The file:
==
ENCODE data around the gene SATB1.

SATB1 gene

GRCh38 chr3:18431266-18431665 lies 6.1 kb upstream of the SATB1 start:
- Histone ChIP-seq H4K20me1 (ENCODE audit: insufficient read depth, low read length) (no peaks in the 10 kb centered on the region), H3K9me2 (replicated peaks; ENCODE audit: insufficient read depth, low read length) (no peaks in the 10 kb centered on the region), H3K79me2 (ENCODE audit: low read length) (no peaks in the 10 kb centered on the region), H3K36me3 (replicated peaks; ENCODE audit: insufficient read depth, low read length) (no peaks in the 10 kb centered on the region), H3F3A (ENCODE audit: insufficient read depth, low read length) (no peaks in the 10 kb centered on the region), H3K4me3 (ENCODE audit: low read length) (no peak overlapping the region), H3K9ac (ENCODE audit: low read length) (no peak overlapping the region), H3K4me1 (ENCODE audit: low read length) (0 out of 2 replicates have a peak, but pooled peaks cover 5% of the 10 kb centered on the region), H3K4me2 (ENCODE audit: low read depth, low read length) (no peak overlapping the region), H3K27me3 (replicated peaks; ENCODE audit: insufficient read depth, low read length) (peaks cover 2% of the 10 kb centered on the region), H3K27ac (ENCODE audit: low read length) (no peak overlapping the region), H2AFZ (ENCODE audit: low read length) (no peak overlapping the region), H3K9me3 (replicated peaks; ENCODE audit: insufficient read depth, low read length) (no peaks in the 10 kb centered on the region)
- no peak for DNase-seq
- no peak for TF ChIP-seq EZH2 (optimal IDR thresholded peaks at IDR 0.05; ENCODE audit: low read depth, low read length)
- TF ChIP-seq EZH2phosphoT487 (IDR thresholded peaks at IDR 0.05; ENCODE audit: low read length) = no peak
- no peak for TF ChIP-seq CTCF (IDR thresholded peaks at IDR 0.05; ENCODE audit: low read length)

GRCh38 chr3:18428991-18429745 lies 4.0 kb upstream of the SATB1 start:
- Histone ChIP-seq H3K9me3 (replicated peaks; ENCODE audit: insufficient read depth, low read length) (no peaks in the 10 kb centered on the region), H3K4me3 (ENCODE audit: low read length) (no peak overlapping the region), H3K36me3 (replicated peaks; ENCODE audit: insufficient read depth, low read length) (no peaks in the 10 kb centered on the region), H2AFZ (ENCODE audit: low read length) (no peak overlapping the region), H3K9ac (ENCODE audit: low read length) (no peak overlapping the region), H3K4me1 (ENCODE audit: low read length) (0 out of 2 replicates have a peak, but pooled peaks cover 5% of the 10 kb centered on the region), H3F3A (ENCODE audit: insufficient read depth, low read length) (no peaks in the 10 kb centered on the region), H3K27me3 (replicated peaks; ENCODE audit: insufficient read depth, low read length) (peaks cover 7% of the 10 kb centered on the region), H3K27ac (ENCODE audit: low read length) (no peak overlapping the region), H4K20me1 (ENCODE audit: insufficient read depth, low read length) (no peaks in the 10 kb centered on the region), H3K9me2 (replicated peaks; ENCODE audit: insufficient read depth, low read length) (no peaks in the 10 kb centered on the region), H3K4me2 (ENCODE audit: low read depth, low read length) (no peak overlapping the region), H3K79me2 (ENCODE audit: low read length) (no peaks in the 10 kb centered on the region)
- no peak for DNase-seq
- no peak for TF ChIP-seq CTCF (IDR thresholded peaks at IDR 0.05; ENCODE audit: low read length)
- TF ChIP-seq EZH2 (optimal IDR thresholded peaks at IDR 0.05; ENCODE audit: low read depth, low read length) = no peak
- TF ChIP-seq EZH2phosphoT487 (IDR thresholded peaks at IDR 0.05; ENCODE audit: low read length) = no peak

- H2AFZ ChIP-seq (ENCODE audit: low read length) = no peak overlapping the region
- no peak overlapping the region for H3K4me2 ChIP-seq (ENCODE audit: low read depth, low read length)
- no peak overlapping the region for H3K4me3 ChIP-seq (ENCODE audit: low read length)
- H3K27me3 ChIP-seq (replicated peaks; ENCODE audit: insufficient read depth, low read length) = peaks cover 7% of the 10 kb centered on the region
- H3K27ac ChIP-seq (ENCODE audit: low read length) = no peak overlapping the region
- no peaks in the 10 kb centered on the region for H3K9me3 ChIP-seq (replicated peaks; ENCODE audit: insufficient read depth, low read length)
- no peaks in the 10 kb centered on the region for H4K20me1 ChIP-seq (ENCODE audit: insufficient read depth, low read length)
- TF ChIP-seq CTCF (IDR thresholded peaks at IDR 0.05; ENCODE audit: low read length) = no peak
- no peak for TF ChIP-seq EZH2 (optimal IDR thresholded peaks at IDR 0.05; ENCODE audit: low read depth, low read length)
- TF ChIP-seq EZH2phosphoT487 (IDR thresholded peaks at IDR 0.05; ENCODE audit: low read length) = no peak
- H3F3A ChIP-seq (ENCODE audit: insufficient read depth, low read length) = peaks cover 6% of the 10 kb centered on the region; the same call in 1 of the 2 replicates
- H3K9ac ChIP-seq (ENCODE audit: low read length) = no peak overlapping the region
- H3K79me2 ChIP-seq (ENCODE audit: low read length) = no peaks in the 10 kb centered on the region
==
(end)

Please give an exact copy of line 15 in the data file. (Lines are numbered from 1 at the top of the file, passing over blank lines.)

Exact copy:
- H2AFZ ChIP-seq (ENCODE audit: low read length) = no peak overlapping the region